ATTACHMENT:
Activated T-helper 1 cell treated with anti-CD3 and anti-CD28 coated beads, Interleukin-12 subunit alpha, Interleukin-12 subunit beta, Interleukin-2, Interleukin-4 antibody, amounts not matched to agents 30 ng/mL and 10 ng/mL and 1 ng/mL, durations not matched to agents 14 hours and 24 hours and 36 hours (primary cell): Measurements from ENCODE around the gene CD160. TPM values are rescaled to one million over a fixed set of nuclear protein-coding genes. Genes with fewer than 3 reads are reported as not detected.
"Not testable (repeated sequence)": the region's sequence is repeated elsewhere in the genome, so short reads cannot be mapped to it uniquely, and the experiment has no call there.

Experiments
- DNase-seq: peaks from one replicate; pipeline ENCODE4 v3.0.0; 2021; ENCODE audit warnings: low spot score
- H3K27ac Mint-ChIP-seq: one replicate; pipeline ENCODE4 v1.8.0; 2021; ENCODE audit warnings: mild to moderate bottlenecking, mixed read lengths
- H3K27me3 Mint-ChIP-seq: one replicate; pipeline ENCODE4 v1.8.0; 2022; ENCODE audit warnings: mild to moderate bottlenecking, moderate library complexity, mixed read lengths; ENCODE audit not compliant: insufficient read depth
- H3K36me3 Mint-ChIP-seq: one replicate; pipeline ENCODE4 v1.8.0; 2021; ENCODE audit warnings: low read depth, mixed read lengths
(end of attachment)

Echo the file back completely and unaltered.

Activated T-helper 1 cell treated with anti-CD3 and anti-CD28 coated beads, Interleukin-12 subunit alpha, Interleukin-12 subunit beta, Interleukin-2, Interleukin-4 antibody, amounts not matched to agents 30 ng/mL and 10 ng/mL and 1 ng/mL, durations not matched to agents 14 hours and 24 hours and 36 hours (primary cell): Measurements from ENCODE around the gene CD160. TPM values are rescaled to one million over a fixed set of nuclear protein-coding genes. Genes with fewer than 3 reads are reported as not detected.
"Not testable (repeated sequence)": the region's sequence is repeated elsewhere in the genome, so short reads cannot be mapped to it uniquely, and the experiment has no call there.

Experiments
- DNase-seq: peaks from one replicate; pipeline ENCODE4 v3.0.0; 2021; ENCODE audit warnings: low spot score
- H3K27ac Mint-ChIP-seq: one replicate; pipeline ENCODE4 v1.8.0; 2021; ENCODE audit warnings: mild to moderate bottlenecking, mixed read lengths
- H3K27me3 Mint-ChIP-seq: one replicate; pipeline ENCODE4 v1.8.0; 2022; ENCODE audit warnings: mild to moderate bottlenecking, moderate library complexity, mixed read lengths; ENCODE audit not compliant: insufficient read depth
- H3K36me3 Mint-ChIP-seq: one replicate; pipeline ENCODE4 v1.8.0; 2021; ENCODE audit warnings: low read depth, mixed read lengths